Our discussion returned to the false theory that a woman's own natural hair is sufficient for her natural and spiritual covering. If this were so why would Paul devote all of the account in 1 Cor. 11:1-16 to instructing women to wear hair? Would women know to wear a second spiritual cloth covering over their head and natural hair of glory without this instruction? And why would Paul conclude with the warning that there should be no contention in the ecclesias about this command for a spiritual covering? Who would be contentious about a command to wear hair, and who could even tell any difference between believer, unbeliever, in ecclesia, in the temple of idols, in the streets, at home, etc.?
We had the best discussion yet on this subject. We have all been richly blessed by the depth and beauty of the spiritual principles relating to the woman's headcovering in the ecclesia.
The discussion was so good that even "the daughters" had a few good questions. What a special opportunity for the young girls to have the Aunties' full attention to listen to and discuss their questions.
Before we left for lunch we all signed a card to go with the soft yellow nursing gown and matching robe that the sisters had purchased for a gift for our Sis. Isabel Luff, who was not able to attend this class as she was home heavy with child. Several of the young and older sisters were fascinated with the fancy design of this "new-fangled" nursing gown. We all examined the strategically placed discrete openings sewn right into the folds in the front of the gown. "Well - if that doesn't beat all - how clever!" It's a shame that in our "modern" society that the older women no longer commonly help out with nursing the babies. (See Ruth 4:16.) Any woman that has been blessed to nurse a baby knows that it takes a short year or so to do, but a lifetime to remember.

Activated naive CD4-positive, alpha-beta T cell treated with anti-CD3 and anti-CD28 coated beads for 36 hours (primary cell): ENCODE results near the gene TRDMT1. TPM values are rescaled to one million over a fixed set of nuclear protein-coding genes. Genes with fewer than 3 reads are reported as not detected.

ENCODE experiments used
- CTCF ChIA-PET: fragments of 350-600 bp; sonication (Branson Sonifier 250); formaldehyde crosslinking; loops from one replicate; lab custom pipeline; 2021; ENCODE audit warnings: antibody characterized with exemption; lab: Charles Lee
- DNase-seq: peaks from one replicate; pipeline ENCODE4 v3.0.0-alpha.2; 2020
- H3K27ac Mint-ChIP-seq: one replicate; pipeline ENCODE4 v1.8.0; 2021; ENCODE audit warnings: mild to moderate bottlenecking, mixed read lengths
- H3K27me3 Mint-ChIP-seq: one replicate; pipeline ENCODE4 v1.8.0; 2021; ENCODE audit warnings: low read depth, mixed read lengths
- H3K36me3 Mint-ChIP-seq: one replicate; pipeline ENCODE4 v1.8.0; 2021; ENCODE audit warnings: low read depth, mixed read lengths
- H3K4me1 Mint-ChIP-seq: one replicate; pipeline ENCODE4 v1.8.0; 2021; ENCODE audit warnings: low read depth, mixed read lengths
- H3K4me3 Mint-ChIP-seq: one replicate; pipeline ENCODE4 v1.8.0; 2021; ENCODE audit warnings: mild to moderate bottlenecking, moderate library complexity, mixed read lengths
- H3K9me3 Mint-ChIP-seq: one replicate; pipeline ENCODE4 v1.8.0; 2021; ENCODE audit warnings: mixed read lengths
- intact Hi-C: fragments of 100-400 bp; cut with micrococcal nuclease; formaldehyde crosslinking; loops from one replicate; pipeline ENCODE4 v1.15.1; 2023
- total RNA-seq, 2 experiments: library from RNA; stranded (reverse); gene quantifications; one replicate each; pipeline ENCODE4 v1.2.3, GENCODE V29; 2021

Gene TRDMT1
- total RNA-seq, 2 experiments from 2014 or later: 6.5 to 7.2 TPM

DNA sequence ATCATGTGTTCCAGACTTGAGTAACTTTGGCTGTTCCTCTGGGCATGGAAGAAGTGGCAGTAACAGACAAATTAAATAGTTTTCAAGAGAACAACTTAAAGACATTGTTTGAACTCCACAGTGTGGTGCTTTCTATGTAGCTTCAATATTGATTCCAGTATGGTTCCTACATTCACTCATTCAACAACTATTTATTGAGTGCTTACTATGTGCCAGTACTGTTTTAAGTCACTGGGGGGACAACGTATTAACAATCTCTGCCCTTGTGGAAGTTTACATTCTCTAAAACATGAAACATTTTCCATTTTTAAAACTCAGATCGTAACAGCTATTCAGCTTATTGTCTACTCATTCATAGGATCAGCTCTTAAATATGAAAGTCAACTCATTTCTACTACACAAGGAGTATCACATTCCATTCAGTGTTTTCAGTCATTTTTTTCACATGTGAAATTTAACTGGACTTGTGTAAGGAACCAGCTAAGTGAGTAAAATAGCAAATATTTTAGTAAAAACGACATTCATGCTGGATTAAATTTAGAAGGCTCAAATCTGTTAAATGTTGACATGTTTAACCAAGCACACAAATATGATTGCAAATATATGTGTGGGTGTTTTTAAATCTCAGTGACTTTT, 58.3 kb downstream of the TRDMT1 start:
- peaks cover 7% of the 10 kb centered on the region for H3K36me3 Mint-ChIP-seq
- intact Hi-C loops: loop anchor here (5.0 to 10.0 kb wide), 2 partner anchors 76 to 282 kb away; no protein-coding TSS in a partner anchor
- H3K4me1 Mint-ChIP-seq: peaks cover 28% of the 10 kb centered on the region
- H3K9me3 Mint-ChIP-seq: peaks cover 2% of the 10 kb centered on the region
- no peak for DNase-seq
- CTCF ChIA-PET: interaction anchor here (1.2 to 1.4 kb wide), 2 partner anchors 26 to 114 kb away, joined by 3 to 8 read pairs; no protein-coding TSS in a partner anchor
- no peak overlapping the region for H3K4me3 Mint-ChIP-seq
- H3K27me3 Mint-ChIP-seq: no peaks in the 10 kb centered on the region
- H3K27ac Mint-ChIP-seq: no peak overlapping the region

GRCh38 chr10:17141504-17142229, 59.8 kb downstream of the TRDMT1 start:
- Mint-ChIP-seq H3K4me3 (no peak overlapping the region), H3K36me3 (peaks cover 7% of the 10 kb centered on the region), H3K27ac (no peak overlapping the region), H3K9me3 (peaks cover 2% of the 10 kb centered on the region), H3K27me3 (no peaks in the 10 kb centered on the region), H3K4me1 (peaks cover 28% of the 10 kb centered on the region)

Since this was Sis. Rikke's birthday we all went out to one of her favorite resturants, Mamacita's, for Mexican food. It was fun to have Bro. Brett and Joshua join us for lunch.
After lunch we prepared several craft projects for upcoming Sunday School lessons for Sis. Rikke's class. Many of the crafts were taken from the CSSS's "Teacher's Handbook", which is an invaluable source for craft projects. The projects that Sis. Rikke had selected beforehand had been customized and then copied onto white cardstock paper. After the Sunday School lesson is finished, questions answered, homework reviewed, it seems that the time to complete the craft is always running short so it's a real time saver if most of the cutting out work can be done ahead of time. Putting our hands to this work was as much fun as making a quilt together. It also reminded us all how much work Sunday School teachers do weekly. We are so very blessed in our meeting, and our country, to have so many supplies and tools available to us to create special crafts to extend and visualize the Bible lessons for the children. For several weeks now when we see the children file back into the main hall from their Sunday School rooms with their finished crafts in their hands, we all are reminded of this happy afternoon.
Lord willing, our next Sisters' Study Group will be held in the Spring at our ecclesial hall so that afterwards we can do "spring cleaning."